Device clock synchronisation suddenly became a matter of life and death.

Encapsulating the problem in a story, clearly presented what needed to be solved and why it mattered, in a straightforward and profound way.

As an aside, although there were no hand-outs from this session, it’s the one I recall most readily from the meeting.

Maybe, as you read this post, you reached the same realisation about the life saving importance of device time synchronisation. How powerful it would be if you described your development goals in terms of what it will mean for the eventual user; described them so that everyone understands exactly the imperative you’re working to address.

Zen and the Art of Design Controls

There are days when I think “is it me?” Especially when it comes to appreciating Quality Systems. I confess I do like logic and I even get a buzz when I see a logical progression in project deliverables, moving from A to B to C and so on. It’s wonderful, having links and traceability.

I must make it clear I have never been part of a Quality Department. I have been involved in medical device development for many years and lived through, what I now think of as the unenlightened times (although immensely fun), when we defined our own ways of working, prior to the introduction of Design Controls and ISO 13485; having standards and guidance is now quite comforting for me. This probably explains why I find it distressing when I come across people who do their level best to ignore or get round the logical order laid out in Design Controls.

I struggle to grasp why it is faster to go from A to C and then back to B and then try to jump to D. Worse Tortoise and Hareyet are those who think they can start at C and miss out A & B, until they reach stage F. I have experienced this in various guises and I don’t think I have ever seen a project delivered anywhere close to the original time lines when run like this, usually missing the mark by several years.

Hind sight is a wonderful thing and yes I have on occasion been known to fall back on it, having been carried along with the fast track idea. However, when it comes to building up a sound development package, skipping through stages invariably comes back to bite you if you choose to miss bits out.

Filling documentation gaps that should have been produced much earlier in a project is always fun.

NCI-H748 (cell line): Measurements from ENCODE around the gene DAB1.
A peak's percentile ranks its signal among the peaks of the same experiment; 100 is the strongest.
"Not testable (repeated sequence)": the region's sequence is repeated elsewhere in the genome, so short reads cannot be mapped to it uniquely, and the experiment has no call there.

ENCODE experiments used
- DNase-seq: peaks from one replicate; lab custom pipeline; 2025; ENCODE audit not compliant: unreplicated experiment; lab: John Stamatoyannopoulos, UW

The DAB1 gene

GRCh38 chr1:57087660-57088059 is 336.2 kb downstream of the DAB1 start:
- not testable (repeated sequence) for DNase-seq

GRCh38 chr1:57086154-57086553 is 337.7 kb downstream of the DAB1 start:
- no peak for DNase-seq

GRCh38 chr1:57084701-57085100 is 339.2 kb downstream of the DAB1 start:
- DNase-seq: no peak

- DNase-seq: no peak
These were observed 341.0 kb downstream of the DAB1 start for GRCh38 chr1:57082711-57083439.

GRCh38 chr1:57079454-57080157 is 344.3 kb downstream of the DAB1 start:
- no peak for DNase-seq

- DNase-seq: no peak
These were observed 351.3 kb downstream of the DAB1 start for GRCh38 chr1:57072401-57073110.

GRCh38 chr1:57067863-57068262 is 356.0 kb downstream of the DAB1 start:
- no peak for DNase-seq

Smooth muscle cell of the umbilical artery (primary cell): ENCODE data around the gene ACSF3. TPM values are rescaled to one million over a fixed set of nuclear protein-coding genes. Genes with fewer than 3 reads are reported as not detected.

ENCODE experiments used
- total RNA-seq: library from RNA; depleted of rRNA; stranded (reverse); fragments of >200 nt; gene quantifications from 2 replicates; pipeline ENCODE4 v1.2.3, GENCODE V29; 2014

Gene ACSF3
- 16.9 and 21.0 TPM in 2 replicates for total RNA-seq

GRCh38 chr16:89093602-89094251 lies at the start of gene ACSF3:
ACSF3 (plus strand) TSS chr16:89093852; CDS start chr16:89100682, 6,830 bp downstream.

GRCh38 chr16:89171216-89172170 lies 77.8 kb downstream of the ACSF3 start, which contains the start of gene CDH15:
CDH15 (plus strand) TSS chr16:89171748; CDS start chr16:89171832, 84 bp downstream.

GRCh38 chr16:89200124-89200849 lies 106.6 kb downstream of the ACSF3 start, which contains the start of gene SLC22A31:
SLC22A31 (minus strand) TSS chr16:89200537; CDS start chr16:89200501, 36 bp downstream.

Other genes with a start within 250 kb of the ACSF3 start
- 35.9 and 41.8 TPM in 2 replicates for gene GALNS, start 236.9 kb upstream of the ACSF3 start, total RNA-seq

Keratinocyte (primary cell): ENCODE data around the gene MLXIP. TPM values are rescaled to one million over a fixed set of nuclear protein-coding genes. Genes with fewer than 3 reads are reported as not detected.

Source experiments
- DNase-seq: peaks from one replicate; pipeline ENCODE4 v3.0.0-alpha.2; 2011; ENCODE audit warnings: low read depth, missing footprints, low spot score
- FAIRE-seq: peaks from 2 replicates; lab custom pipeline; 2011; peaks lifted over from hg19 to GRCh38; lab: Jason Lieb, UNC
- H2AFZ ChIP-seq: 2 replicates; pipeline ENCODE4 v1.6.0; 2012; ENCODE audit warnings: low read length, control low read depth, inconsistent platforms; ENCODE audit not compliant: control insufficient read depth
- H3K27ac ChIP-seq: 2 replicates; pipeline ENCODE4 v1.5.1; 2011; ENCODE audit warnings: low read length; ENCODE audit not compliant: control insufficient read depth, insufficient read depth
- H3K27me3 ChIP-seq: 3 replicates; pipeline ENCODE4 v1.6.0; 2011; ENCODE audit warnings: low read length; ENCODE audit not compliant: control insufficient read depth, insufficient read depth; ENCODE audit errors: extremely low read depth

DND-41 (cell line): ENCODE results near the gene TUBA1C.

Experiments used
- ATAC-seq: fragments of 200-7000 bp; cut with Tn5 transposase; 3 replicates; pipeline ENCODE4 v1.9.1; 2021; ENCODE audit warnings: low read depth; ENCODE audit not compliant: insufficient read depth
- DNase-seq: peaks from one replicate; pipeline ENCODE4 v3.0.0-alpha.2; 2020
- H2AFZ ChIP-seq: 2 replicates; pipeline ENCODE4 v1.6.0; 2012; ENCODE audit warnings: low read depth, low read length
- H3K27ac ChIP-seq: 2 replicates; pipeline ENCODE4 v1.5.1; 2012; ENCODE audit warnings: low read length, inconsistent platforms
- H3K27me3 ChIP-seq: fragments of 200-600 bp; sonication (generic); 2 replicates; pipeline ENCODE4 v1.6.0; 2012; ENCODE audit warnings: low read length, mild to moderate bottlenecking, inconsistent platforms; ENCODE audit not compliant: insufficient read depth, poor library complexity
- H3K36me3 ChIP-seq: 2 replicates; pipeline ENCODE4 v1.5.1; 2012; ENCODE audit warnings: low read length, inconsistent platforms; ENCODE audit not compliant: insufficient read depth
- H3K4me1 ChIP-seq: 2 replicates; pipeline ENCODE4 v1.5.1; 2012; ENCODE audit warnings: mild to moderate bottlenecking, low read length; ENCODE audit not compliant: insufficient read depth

No, I am lying, it really isn’t.

If you have ever had to do this you’ll know that you find out why your project hasn’t gone as swimmingly as you had hoped it would (back to that pesky hindsight thing). Here are three real life examples:

  • Producing the User Requirement Specification for a product when the product design is already decided and having the realisation that the wrong (unjustifiable) features have been added or that critical features are missing from the design is always a hoot.
  • Completing a design FMEA and dreaming up a raft of new and impossible to execute tests after all of the Verification testing has finished.
  • Finally a personal favourite, conducting usability studies with no idea; who the target audience is, what their requirements are or how the device is intended to work.

There has been much in the press lately about the brilliance of 3D printing and undeniably it is fantastic what can be achieved. But there is a flip side; 3D printing has made the possibility to jump around Design Control stages even easier. Designers can now generate what looks like a finished product before anyone else has even had the chance to think about what the problem is that the development team are trying to solve.

It is all too easy to focus on refining or “optimising” this nearly finished product. Contrast this with concepts presented as block models, sketches or simulations. There’s an inherent understanding that much work lies ahead to turn the best concept into a fully fledged, marketable device.

Design Controls CascadeThere are many graphics out there that try to explain Design Controls. The one thing they have in common is that; to get a good output you need a good input, to get a good input you need a good understanding of the problem you are solving.  For me following the flow of Design Controls takes away a lot of development pain and anguish of trying to guess what comes next.

Design Controls is basically a logical progression built from the years of knowledge of other people who have already suffered in development limbo and have found a clear, signposted way through.

“Begin with the end in mind”
Stephen Covey

Look out for our post later this month that may help you think about the point of each stage in Design Controls, enabling you to get the most out of each stage of development.